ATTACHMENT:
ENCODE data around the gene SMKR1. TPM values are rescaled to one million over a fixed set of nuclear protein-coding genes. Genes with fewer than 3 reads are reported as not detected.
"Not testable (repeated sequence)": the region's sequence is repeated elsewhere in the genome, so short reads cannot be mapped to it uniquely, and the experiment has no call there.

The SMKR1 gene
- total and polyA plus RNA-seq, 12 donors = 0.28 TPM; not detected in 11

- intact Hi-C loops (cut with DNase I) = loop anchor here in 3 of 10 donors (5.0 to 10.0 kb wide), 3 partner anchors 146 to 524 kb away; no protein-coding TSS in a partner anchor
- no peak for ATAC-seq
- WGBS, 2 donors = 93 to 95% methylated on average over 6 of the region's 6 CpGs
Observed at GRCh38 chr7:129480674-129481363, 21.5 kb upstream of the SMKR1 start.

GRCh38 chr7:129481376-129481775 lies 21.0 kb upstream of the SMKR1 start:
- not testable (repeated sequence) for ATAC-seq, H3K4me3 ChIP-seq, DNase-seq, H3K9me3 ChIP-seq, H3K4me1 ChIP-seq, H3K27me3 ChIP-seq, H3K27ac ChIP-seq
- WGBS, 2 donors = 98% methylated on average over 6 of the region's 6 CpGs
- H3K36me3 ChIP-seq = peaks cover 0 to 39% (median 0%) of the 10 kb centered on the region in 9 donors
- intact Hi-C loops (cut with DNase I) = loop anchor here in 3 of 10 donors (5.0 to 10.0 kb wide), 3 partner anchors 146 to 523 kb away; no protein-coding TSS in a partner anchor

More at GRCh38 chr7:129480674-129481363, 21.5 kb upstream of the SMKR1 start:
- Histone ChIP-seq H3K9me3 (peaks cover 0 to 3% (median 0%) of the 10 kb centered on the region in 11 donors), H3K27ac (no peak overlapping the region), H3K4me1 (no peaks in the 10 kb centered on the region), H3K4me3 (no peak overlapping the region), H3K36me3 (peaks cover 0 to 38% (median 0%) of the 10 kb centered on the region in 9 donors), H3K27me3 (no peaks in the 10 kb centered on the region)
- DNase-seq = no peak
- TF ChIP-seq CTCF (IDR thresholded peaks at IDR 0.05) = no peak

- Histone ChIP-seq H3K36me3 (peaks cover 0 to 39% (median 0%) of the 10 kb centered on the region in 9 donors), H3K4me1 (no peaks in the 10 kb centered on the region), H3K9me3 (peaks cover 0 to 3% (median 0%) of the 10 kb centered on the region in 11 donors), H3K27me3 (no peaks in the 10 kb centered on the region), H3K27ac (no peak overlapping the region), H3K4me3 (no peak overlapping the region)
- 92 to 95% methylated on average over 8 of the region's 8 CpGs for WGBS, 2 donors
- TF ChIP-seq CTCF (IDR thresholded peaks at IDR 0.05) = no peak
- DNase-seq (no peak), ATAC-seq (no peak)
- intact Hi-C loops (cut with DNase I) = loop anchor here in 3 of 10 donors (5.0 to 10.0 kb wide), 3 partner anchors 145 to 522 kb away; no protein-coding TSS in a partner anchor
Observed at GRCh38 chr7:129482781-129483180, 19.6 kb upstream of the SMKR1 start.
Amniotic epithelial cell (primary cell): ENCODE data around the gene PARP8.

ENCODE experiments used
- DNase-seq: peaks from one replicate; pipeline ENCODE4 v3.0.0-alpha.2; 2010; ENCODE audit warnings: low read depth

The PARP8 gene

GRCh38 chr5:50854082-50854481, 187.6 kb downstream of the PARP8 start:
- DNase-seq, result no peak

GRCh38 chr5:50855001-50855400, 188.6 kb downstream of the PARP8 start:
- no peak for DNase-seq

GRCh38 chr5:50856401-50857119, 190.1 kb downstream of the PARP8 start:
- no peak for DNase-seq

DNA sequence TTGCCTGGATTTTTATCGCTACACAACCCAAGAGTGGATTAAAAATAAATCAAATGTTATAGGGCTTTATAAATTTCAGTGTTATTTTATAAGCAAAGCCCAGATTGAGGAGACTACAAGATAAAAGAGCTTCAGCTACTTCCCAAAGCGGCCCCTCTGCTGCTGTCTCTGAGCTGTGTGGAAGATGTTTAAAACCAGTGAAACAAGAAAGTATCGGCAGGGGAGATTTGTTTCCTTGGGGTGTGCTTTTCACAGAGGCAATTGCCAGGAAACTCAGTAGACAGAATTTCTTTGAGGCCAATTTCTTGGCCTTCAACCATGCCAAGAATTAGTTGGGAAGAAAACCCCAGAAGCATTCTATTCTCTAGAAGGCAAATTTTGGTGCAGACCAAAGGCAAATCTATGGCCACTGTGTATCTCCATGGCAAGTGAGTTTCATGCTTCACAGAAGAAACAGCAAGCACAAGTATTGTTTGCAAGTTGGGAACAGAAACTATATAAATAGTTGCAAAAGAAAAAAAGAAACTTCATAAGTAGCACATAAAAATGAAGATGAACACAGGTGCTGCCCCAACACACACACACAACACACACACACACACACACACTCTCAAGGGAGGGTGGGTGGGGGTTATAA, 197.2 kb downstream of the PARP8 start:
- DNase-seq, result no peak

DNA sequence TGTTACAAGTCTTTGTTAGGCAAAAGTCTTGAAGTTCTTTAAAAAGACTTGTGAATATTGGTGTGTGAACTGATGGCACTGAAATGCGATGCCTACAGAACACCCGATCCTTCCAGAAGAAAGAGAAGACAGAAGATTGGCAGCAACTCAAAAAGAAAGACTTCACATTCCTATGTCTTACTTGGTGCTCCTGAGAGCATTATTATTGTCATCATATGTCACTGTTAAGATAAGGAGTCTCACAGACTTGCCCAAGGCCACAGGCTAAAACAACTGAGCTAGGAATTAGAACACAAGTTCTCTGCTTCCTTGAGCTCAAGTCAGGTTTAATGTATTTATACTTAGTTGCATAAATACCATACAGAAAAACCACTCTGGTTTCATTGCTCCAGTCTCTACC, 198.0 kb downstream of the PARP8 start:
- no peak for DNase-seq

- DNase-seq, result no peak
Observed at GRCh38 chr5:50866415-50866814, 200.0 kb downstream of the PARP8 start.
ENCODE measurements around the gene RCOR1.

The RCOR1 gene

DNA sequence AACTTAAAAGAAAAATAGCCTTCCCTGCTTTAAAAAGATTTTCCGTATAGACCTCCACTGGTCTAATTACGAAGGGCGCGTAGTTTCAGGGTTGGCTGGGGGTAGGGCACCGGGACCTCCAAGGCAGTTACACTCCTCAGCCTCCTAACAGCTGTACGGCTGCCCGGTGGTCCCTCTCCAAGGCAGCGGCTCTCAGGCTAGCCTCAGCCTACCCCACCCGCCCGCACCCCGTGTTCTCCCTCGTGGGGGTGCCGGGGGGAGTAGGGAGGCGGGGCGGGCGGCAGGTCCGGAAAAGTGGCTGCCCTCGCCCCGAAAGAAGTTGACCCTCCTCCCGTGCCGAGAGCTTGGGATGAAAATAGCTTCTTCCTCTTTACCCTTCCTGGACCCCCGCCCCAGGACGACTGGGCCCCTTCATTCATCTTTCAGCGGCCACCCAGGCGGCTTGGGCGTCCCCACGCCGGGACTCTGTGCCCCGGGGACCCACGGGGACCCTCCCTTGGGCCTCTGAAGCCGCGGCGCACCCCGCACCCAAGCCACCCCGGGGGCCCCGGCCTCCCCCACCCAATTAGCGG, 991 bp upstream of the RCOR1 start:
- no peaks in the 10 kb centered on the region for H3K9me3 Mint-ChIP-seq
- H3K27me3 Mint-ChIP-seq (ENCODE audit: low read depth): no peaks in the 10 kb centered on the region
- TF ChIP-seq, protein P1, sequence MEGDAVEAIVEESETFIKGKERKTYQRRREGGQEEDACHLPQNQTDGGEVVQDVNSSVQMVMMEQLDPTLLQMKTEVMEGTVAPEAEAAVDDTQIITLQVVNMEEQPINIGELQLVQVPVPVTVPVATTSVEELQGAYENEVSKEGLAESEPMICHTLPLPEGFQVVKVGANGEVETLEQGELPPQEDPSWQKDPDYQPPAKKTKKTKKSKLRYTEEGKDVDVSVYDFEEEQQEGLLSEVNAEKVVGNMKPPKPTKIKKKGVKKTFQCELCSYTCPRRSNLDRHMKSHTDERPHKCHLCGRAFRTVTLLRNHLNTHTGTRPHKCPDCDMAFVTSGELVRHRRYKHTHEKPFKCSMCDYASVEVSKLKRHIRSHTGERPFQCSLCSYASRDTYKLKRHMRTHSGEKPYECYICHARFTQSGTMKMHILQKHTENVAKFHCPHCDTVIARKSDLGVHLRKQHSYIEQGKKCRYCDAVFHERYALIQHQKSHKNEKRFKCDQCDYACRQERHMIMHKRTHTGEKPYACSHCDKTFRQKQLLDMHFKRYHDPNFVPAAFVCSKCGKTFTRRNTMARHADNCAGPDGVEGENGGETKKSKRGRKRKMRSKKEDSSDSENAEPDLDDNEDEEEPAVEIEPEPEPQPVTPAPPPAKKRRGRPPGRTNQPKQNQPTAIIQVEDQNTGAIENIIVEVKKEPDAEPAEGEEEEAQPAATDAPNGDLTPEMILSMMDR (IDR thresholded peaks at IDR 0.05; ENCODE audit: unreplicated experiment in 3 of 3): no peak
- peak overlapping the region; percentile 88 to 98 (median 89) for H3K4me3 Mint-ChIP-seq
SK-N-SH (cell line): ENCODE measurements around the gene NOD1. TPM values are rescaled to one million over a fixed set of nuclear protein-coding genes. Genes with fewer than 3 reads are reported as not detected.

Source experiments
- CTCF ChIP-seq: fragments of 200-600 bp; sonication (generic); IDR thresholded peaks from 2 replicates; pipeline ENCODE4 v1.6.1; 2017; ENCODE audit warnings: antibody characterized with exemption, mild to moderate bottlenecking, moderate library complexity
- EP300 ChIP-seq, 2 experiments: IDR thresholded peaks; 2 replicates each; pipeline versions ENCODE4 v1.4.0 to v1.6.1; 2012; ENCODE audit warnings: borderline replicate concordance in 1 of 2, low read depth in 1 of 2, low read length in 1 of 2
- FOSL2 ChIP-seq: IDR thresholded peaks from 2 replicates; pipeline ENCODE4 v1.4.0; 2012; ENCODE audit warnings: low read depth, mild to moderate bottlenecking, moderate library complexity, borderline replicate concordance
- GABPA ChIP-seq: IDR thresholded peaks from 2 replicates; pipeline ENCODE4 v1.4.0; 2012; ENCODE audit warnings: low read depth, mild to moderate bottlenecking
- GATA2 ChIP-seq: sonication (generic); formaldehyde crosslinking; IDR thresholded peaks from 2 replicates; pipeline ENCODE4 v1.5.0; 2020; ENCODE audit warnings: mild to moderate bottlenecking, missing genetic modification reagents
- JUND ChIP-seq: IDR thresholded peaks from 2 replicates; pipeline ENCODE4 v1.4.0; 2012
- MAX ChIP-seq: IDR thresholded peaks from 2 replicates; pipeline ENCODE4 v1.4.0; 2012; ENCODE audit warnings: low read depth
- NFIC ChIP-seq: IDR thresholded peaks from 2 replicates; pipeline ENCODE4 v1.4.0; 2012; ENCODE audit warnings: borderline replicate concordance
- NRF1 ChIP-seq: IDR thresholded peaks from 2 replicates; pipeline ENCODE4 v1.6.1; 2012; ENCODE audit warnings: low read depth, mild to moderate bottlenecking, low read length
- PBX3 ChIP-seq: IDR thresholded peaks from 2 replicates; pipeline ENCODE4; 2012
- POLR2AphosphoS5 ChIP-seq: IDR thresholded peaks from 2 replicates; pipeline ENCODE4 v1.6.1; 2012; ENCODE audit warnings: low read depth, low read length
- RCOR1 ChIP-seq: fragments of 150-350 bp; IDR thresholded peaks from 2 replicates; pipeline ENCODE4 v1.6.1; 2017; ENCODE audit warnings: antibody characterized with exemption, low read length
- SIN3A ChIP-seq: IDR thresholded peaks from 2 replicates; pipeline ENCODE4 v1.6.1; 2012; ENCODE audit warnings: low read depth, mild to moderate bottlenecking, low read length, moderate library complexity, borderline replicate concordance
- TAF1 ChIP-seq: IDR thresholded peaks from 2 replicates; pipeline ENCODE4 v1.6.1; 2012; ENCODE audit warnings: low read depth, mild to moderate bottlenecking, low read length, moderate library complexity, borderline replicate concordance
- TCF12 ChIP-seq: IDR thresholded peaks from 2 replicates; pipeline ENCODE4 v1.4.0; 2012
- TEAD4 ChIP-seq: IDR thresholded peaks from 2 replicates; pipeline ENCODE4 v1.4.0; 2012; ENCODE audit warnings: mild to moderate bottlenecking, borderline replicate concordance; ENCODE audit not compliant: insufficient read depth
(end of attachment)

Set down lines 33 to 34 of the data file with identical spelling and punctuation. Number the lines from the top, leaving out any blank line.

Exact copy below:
- no peak for DNase-seq

DNA sequence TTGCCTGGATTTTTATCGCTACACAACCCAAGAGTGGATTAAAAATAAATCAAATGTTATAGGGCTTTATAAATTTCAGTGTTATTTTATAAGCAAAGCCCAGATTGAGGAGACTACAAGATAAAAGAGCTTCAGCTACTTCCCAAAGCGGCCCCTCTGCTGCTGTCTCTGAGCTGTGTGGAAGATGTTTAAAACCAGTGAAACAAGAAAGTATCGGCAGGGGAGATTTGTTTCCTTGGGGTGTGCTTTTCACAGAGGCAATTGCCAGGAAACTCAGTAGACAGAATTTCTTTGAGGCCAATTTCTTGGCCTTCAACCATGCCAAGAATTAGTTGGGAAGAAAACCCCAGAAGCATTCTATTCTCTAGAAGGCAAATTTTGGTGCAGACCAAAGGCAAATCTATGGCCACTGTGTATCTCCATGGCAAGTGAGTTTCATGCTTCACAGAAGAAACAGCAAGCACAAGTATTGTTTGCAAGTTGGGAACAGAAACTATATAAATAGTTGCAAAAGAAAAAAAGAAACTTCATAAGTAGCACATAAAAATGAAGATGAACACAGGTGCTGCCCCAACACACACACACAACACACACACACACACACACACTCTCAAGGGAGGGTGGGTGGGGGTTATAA, 197.2 kb downstream of the PARP8 start: